I am a promise// They know how to say it better
Than we do/ I do not miss you/ gave up asking
Vestmented strangers your destination// It is you
Who are// Tu me manques//
Like the measured trellising of our vineyard (we're ever tying up outliers, trying to hold what can’t be contained — as Dylan Thomas does in his villanelle “Do not go gentle into that good night”), these poems sing with the density of a big spicy deepening Portuguese Douro that promises to age well. Powerful cover art by Augustine Kofie depicts a hinge, the juncture where escalators in any city world-round converge. When one squints at the image, there’s an X, an O/K, all rendered in colors drawn from earth’s natural palette. What a gripping debut Sidebrow Books in San Francisco has recently released.
TwERK, LaTasha N. Nevada Diggs, Belladonna, 2013.
Concentrated notes of zinc, cucumber & coffee; macaronic & jammy; hints of jasmine, jewel glints; fractured yet talc-soft, rainy-roofed-snare-drum frizzante.
That this is the same LaTasha N. Nevada Diggs who’s an established sound artist and whose interdisciplinary work has been featured at such places as the Whitney and MoMA won’t surprise you when you get your hands on her first full-length collection. (She has also presented — in her role as independent curator and artistic director — a range of literary/theatrical/musical events at Symphony Space, Lincoln Center Out of Doors, The Schomburg Research Center in Black Culture, and BAMcafé, and she has written three published chapbooks.) For TwERK is an amped-up tour de force of an astute polyglot — she speaks Spanish, English, Malay, Runa Simi, Japanese, Hawaiian, Yoruba, Cherokee, Tagalog, Portuguese, Maori, Samoan, Hindi/Urdu, among other dialects — an artist with her fingers firmly splayed on too many far-flung pulses to count.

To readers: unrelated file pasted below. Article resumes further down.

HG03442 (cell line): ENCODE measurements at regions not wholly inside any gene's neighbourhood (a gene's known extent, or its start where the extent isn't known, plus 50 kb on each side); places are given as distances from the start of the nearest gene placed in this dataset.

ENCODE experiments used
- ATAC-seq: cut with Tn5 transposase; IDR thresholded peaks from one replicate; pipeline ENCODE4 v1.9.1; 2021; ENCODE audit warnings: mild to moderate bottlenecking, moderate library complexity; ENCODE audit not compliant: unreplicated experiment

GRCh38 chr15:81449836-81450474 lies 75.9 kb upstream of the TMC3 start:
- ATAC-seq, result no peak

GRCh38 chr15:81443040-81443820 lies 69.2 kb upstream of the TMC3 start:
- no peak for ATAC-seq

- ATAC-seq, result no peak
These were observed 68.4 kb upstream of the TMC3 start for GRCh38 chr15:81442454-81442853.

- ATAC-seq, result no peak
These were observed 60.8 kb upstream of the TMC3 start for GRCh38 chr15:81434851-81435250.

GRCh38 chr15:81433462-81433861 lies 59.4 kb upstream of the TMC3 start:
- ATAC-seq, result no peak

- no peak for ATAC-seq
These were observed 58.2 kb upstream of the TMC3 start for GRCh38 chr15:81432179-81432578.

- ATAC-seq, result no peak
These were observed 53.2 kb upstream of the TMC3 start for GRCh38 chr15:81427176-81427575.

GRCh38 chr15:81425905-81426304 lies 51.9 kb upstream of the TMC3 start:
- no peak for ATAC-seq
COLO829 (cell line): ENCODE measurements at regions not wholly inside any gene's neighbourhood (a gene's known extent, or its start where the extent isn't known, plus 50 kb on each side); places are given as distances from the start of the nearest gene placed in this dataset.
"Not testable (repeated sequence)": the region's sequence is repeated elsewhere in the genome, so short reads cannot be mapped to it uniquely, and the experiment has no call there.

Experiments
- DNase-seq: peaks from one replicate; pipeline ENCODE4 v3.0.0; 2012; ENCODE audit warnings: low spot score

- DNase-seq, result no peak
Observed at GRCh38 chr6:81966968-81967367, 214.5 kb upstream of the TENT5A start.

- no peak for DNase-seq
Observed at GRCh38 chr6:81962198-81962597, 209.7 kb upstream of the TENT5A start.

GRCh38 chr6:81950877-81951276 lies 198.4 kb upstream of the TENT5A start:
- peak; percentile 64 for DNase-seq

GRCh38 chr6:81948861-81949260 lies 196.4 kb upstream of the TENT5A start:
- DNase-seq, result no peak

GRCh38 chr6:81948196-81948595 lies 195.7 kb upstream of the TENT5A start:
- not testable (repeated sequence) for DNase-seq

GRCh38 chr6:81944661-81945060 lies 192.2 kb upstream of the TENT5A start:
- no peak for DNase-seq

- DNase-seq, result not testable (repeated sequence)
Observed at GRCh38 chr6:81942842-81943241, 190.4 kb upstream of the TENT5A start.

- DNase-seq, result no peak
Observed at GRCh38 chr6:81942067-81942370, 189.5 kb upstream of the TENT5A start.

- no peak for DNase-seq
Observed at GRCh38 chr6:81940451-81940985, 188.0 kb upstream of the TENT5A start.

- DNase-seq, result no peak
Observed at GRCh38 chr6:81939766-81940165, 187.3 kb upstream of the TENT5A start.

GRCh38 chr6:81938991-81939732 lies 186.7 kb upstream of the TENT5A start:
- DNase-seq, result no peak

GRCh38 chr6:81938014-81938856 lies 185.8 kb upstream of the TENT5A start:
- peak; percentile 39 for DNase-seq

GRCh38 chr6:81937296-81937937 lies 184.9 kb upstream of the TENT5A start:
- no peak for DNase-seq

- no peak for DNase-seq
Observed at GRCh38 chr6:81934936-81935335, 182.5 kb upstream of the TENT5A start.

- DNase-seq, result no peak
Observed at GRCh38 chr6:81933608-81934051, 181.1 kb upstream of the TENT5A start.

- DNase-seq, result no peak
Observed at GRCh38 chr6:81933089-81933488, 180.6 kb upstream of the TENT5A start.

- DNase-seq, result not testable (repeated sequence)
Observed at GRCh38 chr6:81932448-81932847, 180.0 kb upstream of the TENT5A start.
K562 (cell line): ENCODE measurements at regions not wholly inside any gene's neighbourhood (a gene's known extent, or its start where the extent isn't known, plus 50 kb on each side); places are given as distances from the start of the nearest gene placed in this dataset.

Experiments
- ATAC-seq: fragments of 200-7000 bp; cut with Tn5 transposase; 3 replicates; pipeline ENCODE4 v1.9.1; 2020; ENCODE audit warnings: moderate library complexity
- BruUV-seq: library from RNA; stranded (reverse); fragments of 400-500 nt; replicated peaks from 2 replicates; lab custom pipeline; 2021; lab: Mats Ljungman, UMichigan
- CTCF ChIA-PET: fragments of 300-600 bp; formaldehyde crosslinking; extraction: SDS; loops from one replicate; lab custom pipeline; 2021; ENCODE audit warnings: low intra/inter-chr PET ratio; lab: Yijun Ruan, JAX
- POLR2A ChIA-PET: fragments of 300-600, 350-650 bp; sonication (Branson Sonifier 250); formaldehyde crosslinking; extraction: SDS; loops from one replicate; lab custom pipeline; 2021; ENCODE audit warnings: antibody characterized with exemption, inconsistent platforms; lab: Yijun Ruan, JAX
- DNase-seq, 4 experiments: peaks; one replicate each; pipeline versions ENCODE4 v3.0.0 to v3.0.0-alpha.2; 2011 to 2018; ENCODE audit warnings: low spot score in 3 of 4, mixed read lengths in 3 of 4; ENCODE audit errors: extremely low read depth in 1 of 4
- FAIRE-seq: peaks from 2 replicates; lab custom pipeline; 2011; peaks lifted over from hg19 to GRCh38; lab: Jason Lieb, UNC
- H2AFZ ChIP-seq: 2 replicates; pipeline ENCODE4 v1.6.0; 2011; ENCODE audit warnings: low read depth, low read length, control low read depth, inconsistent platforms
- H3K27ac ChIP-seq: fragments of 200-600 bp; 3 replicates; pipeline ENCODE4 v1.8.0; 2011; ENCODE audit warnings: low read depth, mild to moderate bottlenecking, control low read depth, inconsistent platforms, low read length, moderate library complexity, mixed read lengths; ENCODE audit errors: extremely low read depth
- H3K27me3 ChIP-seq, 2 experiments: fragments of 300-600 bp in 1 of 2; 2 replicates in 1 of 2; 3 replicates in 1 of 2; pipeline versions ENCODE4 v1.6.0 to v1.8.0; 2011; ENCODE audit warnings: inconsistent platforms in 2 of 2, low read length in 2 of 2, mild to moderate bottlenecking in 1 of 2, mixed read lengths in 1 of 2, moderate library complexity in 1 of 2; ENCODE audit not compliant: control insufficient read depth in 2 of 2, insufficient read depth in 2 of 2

Myriad voices entwine to celebrate a super-fierce, super-sensual, super-voracious, super-wide-eyed anime-cutie-nevertheless-carrying-a-concealed-weapon. So watch it! Listen! This braided spicy simmering gets its talons in quick: her poetry is a delicious ambrosia cobbler of vernaculars — here diced and raw, there sensual and pop-media-slick, always life-pulsing but ever-careening toward all that is vulnerable. Here’s the close of “gamab click”: